Female dance headdress "d'mba"
|Provenance||Size||Starting price / estimated price|
|Said to have been bought in Paris in 1950
Charles Wentinck, Saumane, France
Morat-Institut für Kunst- und Kunstwissenschaft, Freiburg i. B., Germany
Adrian Schlag, Brussels, Belgium
Alfons Bermel, Berlin, Germany (2006)
Jean-Hugues Rinck, Haguenau, France
H: 52.4 inch;
L: 17.3 inch
|25000 EUR / 50000 EUR|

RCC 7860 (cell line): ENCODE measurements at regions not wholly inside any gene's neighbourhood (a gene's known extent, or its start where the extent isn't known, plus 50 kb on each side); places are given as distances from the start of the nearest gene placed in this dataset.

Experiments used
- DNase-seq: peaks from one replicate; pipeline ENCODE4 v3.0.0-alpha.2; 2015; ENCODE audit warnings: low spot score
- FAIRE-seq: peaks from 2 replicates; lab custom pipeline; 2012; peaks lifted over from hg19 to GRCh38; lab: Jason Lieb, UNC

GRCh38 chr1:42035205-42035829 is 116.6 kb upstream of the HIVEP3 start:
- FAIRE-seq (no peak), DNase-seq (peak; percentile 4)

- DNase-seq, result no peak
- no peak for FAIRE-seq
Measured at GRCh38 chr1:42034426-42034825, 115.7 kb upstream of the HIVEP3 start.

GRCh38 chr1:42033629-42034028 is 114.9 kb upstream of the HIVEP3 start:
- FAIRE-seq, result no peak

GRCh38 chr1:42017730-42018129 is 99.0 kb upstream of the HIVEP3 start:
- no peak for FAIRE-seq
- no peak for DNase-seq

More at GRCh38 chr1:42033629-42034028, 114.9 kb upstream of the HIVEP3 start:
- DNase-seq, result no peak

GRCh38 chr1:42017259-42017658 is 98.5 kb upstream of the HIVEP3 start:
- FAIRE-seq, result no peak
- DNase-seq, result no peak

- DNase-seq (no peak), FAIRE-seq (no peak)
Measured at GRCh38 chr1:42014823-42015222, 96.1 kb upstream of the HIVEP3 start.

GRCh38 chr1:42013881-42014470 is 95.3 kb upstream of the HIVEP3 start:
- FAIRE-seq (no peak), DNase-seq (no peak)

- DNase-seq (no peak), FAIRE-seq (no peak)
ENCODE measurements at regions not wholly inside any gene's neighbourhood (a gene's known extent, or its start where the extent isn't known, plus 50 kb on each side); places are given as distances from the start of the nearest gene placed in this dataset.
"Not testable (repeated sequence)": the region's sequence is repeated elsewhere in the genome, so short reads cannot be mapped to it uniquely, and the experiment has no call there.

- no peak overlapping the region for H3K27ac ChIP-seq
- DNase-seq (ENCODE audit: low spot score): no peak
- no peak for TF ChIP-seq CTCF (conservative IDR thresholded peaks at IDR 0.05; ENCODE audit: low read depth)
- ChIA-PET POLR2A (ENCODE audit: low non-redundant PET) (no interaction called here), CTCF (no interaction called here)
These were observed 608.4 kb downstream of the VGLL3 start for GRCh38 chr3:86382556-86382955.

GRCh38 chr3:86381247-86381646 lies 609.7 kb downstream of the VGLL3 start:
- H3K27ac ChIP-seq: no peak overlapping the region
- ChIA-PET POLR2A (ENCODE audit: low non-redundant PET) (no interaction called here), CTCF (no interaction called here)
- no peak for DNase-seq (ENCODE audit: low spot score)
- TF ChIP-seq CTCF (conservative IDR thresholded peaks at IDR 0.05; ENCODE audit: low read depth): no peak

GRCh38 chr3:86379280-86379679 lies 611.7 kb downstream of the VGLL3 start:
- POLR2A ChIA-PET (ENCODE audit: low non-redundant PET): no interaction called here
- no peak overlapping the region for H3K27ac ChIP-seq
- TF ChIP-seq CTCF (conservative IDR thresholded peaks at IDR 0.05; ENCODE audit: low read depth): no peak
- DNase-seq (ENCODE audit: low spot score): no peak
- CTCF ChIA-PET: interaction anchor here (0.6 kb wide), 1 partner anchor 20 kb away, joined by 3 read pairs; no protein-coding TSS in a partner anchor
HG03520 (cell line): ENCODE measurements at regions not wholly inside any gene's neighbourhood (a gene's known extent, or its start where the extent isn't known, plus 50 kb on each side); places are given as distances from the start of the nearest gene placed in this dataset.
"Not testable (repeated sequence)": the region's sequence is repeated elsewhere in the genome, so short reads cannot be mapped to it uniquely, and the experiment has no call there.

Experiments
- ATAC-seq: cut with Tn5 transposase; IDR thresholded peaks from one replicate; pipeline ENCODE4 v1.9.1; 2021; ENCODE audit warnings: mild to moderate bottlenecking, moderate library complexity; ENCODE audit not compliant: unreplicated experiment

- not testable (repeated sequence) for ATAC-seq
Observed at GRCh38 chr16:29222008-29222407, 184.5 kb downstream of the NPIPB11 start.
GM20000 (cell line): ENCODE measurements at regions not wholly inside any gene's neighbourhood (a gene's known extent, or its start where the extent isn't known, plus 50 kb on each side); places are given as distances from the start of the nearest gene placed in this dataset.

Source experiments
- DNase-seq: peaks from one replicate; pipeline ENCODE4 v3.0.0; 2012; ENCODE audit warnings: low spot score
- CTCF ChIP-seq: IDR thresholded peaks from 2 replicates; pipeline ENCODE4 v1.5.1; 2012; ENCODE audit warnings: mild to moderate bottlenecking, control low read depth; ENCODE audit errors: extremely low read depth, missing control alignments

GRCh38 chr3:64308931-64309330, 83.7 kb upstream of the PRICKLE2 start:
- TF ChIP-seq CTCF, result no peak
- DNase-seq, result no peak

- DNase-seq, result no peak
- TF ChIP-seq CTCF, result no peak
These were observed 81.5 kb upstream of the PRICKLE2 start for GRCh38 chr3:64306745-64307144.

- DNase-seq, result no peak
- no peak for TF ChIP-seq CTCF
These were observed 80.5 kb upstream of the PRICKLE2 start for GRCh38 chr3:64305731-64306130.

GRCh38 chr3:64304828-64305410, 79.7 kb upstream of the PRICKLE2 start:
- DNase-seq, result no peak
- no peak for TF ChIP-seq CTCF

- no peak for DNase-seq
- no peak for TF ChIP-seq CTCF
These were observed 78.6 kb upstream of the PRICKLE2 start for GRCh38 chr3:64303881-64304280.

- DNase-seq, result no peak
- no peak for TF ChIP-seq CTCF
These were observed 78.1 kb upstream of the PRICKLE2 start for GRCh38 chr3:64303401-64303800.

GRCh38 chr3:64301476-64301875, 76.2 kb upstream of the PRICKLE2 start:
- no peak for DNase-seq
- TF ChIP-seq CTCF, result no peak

wood, rest. (nose), labelled "A-001" This type of colossal wooden headdress in the form of a female bust on four legs is widely acknowledged as one of the most outstanding works of African art. "D'mba" is the Baga Sitemu name for the headdress normally called "nimba" in the literature. The Pukur name is "yamban". "D'mba" is an abstraction of the ideal of the female role in Baga society. She is honored as the universal mother and is the vision of woman at the zenith of her power, beauty, and affective presence. "D'mba's" flat, pendant breasts are a symbol of motherhood and reveal the selfless dedication with which she has nursed numerous children to adulthood. Although "d'mba" is not a spiritual being in the Baga sense of the term, nor a deity, she is a being of undeniable spiritual power. The Baga conceive of "D'mba" as a servant of sorts inspiring young women with the strength to bear children and raise them to adulthood, inspiring young men to cooperative excellence in agriculture, and inspiring the ancestors to contribute toward the continuance of community well-being. During performances, the massive headdress is worn with a costume of raffia and cloth. In earlier times, "d'mba" mask dances were performed at least twice a year, at the time of planting and at harvest time. "D'mba" also appeared on festive occasions such as weddings, births and funerals and is said to have been danced in honor of special guests.